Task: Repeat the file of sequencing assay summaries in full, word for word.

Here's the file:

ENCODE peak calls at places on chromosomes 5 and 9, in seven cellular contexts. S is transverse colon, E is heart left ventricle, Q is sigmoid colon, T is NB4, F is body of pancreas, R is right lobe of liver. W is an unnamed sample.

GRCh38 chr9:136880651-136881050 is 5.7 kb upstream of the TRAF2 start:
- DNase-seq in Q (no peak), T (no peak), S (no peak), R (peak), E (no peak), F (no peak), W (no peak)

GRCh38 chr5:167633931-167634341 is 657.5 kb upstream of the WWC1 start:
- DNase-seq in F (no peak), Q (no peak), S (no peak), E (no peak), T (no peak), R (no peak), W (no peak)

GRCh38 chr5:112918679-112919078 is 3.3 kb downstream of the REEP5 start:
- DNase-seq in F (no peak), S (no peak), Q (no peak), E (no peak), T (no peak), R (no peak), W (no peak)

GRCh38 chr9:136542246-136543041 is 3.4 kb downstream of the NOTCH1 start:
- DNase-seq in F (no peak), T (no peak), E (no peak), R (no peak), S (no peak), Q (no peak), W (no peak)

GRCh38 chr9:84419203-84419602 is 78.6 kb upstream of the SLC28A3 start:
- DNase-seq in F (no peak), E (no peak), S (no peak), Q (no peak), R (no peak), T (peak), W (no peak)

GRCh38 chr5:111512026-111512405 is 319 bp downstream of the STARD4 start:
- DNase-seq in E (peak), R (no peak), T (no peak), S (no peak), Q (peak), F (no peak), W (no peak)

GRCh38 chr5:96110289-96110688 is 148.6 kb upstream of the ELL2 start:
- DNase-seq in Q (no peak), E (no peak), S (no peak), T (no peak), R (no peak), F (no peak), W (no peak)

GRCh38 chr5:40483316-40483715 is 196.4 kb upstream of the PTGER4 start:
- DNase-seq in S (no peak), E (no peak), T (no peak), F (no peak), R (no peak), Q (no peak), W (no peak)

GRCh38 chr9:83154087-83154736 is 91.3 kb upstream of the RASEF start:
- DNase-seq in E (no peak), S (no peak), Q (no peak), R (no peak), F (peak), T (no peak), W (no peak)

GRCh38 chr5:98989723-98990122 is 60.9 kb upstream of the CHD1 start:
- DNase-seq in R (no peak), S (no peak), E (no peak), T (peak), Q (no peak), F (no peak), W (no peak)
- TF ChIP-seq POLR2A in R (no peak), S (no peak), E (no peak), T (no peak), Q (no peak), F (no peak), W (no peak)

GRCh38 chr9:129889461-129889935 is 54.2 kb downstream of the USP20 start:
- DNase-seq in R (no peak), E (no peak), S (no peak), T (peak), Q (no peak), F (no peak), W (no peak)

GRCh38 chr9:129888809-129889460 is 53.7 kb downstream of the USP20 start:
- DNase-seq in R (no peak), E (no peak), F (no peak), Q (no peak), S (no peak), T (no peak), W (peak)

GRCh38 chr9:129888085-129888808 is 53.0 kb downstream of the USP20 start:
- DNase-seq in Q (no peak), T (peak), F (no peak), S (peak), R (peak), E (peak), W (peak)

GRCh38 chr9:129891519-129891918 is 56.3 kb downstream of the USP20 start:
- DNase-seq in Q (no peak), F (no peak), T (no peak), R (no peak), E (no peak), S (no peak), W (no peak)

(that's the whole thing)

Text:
ENCODE peak calls at places on chromosomes 5 and 9, in seven cellular contexts. S is transverse colon, E is heart left ventricle, Q is sigmoid colon, T is NB4, F is body of pancreas, R is right lobe of liver. W is an unnamed sample.

GRCh38 chr9:136880651-136881050 is 5.7 kb upstream of the TRAF2 start:
- DNase-seq in Q (no peak), T (no peak), S (no peak), R (peak), E (no peak), F (no peak), W (no peak)

GRCh38 chr5:167633931-167634341 is 657.5 kb upstream of the WWC1 start:
- DNase-seq in F (no peak), Q (no peak), S (no peak), E (no peak), T (no peak), R (no peak), W (no peak)

GRCh38 chr5:112918679-112919078 is 3.3 kb downstream of the REEP5 start:
- DNase-seq in F (no peak), S (no peak), Q (no peak), E (no peak), T (no peak), R (no peak), W (no peak)

GRCh38 chr9:136542246-136543041 is 3.4 kb downstream of the NOTCH1 start:
- DNase-seq in F (no peak), T (no peak), E (no peak), R (no peak), S (no peak), Q (no peak), W (no peak)

GRCh38 chr9:84419203-84419602 is 78.6 kb upstream of the SLC28A3 start:
- DNase-seq in F (no peak), E (no peak), S (no peak), Q (no peak), R (no peak), T (peak), W (no peak)

GRCh38 chr5:111512026-111512405 is 319 bp downstream of the STARD4 start:
- DNase-seq in E (peak), R (no peak), T (no peak), S (no peak), Q (peak), F (no peak), W (no peak)

GRCh38 chr5:96110289-96110688 is 148.6 kb upstream of the ELL2 start:
- DNase-seq in Q (no peak), E (no peak), S (no peak), T (no peak), R (no peak), F (no peak), W (no peak)

GRCh38 chr5:40483316-40483715 is 196.4 kb upstream of the PTGER4 start:
- DNase-seq in S (no peak), E (no peak), T (no peak), F (no peak), R (no peak), Q (no peak), W (no peak)

GRCh38 chr9:83154087-83154736 is 91.3 kb upstream of the RASEF start:
- DNase-seq in E (no peak), S (no peak), Q (no peak), R (no peak), F (peak), T (no peak), W (no peak)

GRCh38 chr5:98989723-98990122 is 60.9 kb upstream of the CHD1 start:
- DNase-seq in R (no peak), S (no peak), E (no peak), T (peak), Q (no peak), F (no peak), W (no peak)
- TF ChIP-seq POLR2A in R (no peak), S (no peak), E (no peak), T (no peak), Q (no peak), F (no peak), W (no peak)

GRCh38 chr9:129889461-129889935 is 54.2 kb downstream of the USP20 start:
- DNase-seq in R (no peak), E (no peak), S (no peak), T (peak), Q (no peak), F (no peak), W (no peak)

GRCh38 chr9:129888809-129889460 is 53.7 kb downstream of the USP20 start:
- DNase-seq in R (no peak), E (no peak), F (no peak), Q (no peak), S (no peak), T (no peak), W (peak)

GRCh38 chr9:129888085-129888808 is 53.0 kb downstream of the USP20 start:
- DNase-seq in Q (no peak), T (peak), F (no peak), S (peak), R (peak), E (peak), W (peak)

GRCh38 chr9:129891519-129891918 is 56.3 kb downstream of the USP20 start:
- DNase-seq in Q (no peak), F (no peak), T (no peak), R (no peak), E (no peak), S (no peak), W (no peak)